I casually remarked to my sister “this is where the real Cape Town starts” as we drove past the historic and world-renowned Groote Schuur Hospital. It was only a few days later that the context of this simple remark started to hit home. This Mother City is really one that ticks all the blocks of a divided City; call it a Tale of Two Cities, a place inhabited by the haves and have nots, one that continues to be beset by Apartheid Spatial Planning and Development, a haven and playground for those who can afford it’s exorbitant residential prices, but a desolate space for those who are still poverty-stricken and of which the majority is of a darker hue.
One finds it even harder to comprehend such descriptions and status quo continues to exist, a quarter of a century into the country’s democratic dispensation, but exist, it does. It exists in its facilities, sports, education, living spaces, economy, society etc, and where a private security company can be appointed to conduct the work of the authorities by those who believe it their God-given right to lay claim to this place, they construe as ‘theirs’ to the exclusion of the ‘other’.
While those beyond the ‘Grootte Schuur Divide’ soak up the best of what this indescribably beautiful City has to offer at tourist destinations like the V&A Waterfront, Table Mountain and upmarket apartments with majestic views in Three Anchor Bay, Camps Bay, Llandudno as well as its Western Coast hinterland, the “other” half to the South of this world acclaimed City, lives out a daily hand to mouth existence, eking out a living with limited resources. Beset by crime and social ills, the latter group inhabits the barren windswept places, called townships, on the outskirts of the City, known as the Cape Flats, and which are the stomping grounds of rampant organized gangs who push their drug peddling to unseen before heights.
Drive along any township in these sprawling Coloured and Black areas, so densely populated and overcrowded and you will see many young people in the prime of their lives pushing the popular Municipal wheelie bins along major roads. They operate like scavengers, possessed by a vigour under a scorching Sun, their brains already partially scrambled and in some cases scorched by the drug crystal methamphetamine (crystal meth or ‘Tik’). On other occasions, if they have gone beyond the threshold which the human brain can bear and see them walking along township streets talking to themselves, sometimes bare-chested, just clinging on to a pair of pants so dirty which even fleas and lice are loathe to attack. This surreal picture could really be something straight out of a Hollywood themed, Zombie movie. Their skeletal frames, with eyes so deep in its sockets, already stalked by the Grim Reaper, inhabit our traffic intersections with requests for money.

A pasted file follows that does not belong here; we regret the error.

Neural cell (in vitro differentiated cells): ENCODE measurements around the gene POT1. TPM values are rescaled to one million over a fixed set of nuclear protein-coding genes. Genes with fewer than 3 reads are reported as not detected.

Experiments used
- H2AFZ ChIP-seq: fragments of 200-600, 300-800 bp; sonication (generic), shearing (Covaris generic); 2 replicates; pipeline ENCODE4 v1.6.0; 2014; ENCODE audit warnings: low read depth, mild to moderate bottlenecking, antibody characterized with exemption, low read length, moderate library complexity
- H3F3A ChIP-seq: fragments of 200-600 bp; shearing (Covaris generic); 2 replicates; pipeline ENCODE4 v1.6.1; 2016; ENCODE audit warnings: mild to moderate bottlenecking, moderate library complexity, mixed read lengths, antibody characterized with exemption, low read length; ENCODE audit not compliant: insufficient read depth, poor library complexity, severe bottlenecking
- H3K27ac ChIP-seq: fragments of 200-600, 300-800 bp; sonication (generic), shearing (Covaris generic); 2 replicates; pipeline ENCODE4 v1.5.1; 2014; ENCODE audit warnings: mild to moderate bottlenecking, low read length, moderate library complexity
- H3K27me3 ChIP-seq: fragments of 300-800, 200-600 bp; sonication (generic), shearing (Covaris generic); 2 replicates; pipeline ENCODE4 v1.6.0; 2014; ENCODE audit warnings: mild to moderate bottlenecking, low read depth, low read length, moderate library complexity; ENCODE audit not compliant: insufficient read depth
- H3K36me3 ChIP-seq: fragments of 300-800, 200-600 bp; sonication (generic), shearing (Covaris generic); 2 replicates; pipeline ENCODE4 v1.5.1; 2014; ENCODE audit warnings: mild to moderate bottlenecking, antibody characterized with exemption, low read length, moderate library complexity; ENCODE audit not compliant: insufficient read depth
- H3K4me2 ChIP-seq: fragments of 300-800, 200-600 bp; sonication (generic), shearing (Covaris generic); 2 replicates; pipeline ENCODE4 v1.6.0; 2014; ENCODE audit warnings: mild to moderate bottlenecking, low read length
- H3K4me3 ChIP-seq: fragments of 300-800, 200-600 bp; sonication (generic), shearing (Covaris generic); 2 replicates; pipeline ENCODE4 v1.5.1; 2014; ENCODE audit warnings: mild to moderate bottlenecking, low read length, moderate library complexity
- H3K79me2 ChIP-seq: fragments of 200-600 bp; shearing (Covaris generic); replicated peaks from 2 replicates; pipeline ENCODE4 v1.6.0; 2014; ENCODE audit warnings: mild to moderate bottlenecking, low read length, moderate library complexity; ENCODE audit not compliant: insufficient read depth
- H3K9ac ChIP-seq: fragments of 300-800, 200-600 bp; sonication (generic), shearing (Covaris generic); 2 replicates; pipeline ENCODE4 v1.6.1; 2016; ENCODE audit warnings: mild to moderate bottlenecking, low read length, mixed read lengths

The battle between gangs over territory to push their drugs are so severe in these townships that gang shootings and the elimination of the competition takes place in broad daylight and on a regular basis and even schoolchildren are not spared their turf wars, as they get caught in the ceasefire. So many young lives have been lost, others maimed or injured. These are not the only incidents which township communities have to deal with but is compounded by robberies, rapes, home invasions and all other categories of criminality. This portrayal seems like a dark picture being sketched and a world apart from the leafy suburbs and coastal towns of the rest of this magnificent City. One would be hard pressed to equate the picture of doom and gloom with the many splendid attractions and touristy aura of this City. It sounds like a set out of a Dr Jekyll and Mr Hyde movie, but this is a City with a dark side.
This City was not one built on rock and roll as the rock group Starship’s song would describe, but rather one built on the bones, blood, sweat and tears of those who still stand outside its gates. This is a place with a dark past of slavery, colonialism and Apartheid and which still bears it’s scarred and how prophetic and apt that the idea of Grootte Schuur (Great Scar) be remarked as the line of this divide. What continues to exist in this place is a grievous indictment on those who currently sit at the levers of power in this City.
They play politics and use the majority population as cannon fodder during elections and only tend to rise from their slumber every 4 or 5 years to continue making empty promises while continuing to ensure the disparities remain and become more embedded. That those who are already enjoying and revelling in the largesse and legacy which they acquired on the back of this City’s discriminatory past continue to gobble up everything on offer. They selfishly call on the politicians to allow for the last pockets of valuable land owned by the disadvantaged to be put at their disposal through measures such as unaffordable rates hikes and gentrification zonings. That those who were at the forefront of the Struggle for justice and equality become blind and deaf to the cries for help from those embattled communities, they themselves came from not so long ago. Are they so blind or do they simply not wish to see?
How long will it be before this “invisible line of divide” will be breached and the islands of immense wealth swamped in this most beautiful of the world’s cities, by the ever-increasing waves of humanity from the nearby sea of poverty, barely 20 kilometres from the epicentre of the Mother City? Heaven forbid that it should happen, but with the clock at 5 to 12, the options are diminishing at breakneck speed, for this “Mother” is still not caring for all her children.
* Sedick Crombie is a Media and Publicity Secretary for SARU SACOS Rugby Legends.
** The views expressed here are not necessarily those of Independent Media.
This article was first published on Voices 360